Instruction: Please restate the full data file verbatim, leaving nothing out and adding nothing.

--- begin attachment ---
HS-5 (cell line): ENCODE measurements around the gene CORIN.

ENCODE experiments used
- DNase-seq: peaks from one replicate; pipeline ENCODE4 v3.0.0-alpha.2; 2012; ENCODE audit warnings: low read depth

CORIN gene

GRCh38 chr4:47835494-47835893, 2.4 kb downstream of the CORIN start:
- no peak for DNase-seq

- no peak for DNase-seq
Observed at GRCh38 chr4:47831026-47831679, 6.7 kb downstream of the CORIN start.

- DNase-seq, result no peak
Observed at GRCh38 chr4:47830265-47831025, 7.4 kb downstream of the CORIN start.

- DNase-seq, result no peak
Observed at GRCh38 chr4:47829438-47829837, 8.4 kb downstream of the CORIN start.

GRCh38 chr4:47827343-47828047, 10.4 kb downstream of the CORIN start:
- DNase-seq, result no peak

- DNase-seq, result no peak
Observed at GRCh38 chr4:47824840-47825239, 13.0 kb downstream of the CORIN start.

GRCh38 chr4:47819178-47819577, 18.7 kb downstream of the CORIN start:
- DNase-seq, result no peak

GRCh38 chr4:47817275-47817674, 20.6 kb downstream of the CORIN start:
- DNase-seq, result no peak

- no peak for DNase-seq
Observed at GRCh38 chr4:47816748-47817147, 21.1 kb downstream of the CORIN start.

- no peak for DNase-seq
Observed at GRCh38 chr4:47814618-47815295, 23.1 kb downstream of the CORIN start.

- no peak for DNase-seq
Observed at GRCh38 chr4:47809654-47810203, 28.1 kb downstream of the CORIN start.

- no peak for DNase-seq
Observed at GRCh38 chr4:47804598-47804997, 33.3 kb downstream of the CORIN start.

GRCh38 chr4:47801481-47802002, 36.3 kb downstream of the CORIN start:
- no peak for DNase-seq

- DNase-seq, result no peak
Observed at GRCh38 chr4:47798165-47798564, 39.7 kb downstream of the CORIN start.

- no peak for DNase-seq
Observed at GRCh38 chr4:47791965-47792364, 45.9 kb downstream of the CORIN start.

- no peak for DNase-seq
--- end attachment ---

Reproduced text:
HS-5 (cell line): ENCODE measurements around the gene CORIN.

ENCODE experiments used
- DNase-seq: peaks from one replicate; pipeline ENCODE4 v3.0.0-alpha.2; 2012; ENCODE audit warnings: low read depth

CORIN gene

GRCh38 chr4:47835494-47835893, 2.4 kb downstream of the CORIN start:
- no peak for DNase-seq

- no peak for DNase-seq
Observed at GRCh38 chr4:47831026-47831679, 6.7 kb downstream of the CORIN start.

- DNase-seq, result no peak
Observed at GRCh38 chr4:47830265-47831025, 7.4 kb downstream of the CORIN start.

- DNase-seq, result no peak
Observed at GRCh38 chr4:47829438-47829837, 8.4 kb downstream of the CORIN start.

GRCh38 chr4:47827343-47828047, 10.4 kb downstream of the CORIN start:
- DNase-seq, result no peak

- DNase-seq, result no peak
Observed at GRCh38 chr4:47824840-47825239, 13.0 kb downstream of the CORIN start.

GRCh38 chr4:47819178-47819577, 18.7 kb downstream of the CORIN start:
- DNase-seq, result no peak

GRCh38 chr4:47817275-47817674, 20.6 kb downstream of the CORIN start:
- DNase-seq, result no peak

- no peak for DNase-seq
Observed at GRCh38 chr4:47816748-47817147, 21.1 kb downstream of the CORIN start.

- no peak for DNase-seq
Observed at GRCh38 chr4:47814618-47815295, 23.1 kb downstream of the CORIN start.

- no peak for DNase-seq
Observed at GRCh38 chr4:47809654-47810203, 28.1 kb downstream of the CORIN start.

- no peak for DNase-seq
Observed at GRCh38 chr4:47804598-47804997, 33.3 kb downstream of the CORIN start.

GRCh38 chr4:47801481-47802002, 36.3 kb downstream of the CORIN start:
- no peak for DNase-seq

- DNase-seq, result no peak
Observed at GRCh38 chr4:47798165-47798564, 39.7 kb downstream of the CORIN start.

- no peak for DNase-seq
Observed at GRCh38 chr4:47791965-47792364, 45.9 kb downstream of the CORIN start.

- no peak for DNase-seq